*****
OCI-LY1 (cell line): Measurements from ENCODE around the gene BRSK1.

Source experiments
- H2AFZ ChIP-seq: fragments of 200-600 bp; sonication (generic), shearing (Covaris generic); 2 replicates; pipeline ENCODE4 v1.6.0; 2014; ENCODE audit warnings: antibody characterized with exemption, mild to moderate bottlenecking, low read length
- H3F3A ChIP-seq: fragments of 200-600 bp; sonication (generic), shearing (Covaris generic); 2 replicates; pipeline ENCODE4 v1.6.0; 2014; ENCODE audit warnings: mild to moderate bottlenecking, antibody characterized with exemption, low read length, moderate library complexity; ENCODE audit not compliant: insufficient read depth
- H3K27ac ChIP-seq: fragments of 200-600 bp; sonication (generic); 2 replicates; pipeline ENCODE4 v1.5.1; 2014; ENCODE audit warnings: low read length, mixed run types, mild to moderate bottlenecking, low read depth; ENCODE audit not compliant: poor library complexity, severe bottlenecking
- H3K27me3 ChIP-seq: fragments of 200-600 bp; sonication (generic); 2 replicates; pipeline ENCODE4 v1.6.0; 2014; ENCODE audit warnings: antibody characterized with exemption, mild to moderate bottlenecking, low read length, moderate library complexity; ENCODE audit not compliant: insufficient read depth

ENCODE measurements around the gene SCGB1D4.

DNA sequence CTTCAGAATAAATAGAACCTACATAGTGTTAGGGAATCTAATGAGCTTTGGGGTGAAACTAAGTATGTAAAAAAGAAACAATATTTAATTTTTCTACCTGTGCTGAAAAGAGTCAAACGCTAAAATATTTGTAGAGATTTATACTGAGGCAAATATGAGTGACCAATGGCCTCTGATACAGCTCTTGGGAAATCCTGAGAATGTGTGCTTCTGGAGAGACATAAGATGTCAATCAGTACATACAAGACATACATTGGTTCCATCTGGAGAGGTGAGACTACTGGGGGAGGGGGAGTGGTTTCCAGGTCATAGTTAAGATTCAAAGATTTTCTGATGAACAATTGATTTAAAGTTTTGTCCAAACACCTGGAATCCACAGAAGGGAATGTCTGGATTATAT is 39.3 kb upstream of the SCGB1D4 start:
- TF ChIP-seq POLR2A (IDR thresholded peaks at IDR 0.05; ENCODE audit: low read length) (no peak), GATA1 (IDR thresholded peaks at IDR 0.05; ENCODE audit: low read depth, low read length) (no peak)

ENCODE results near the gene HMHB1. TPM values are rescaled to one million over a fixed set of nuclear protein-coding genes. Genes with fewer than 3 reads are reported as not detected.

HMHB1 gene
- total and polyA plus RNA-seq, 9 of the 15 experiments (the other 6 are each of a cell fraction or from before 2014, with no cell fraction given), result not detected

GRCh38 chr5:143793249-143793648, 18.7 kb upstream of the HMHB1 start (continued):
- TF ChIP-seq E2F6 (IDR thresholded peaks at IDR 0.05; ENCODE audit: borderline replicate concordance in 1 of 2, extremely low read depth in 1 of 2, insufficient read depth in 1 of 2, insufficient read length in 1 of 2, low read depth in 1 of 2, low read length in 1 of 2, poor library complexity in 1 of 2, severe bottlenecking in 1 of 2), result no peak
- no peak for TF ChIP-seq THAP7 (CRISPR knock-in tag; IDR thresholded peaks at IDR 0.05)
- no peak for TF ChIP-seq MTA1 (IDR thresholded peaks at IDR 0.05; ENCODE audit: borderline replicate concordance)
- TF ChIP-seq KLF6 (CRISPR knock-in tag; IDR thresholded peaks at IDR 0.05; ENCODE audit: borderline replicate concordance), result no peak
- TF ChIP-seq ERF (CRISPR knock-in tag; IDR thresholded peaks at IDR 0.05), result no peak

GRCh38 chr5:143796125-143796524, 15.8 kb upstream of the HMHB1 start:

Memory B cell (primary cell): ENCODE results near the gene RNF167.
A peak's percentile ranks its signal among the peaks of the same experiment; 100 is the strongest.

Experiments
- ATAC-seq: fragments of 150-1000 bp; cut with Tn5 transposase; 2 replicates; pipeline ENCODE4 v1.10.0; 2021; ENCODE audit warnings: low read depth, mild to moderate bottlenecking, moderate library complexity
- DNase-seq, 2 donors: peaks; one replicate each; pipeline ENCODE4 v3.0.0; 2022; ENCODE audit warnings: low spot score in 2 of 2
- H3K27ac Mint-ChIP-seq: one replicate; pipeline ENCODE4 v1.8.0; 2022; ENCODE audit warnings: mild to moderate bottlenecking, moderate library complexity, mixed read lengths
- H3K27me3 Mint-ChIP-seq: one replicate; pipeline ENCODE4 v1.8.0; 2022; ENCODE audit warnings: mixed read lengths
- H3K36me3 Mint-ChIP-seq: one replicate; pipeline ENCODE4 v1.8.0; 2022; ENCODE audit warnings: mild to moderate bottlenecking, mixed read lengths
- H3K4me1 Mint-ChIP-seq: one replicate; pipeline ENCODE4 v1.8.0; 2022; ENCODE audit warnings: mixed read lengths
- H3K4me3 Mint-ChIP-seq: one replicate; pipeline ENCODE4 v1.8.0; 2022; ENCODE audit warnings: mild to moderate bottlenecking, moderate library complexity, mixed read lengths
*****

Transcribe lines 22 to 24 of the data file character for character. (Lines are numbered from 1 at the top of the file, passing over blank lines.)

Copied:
Experiments
- ATAC-seq: fragments of 150-1000 bp; cut with Tn5 transposase; 2 replicates; pipeline ENCODE4 v1.10.0; 2021; ENCODE audit warnings: low read depth, mild to moderate bottlenecking, moderate library complexity
- DNase-seq, 2 donors: peaks; one replicate each; pipeline ENCODE4 v3.0.0; 2022; ENCODE audit warnings: low spot score in 2 of 2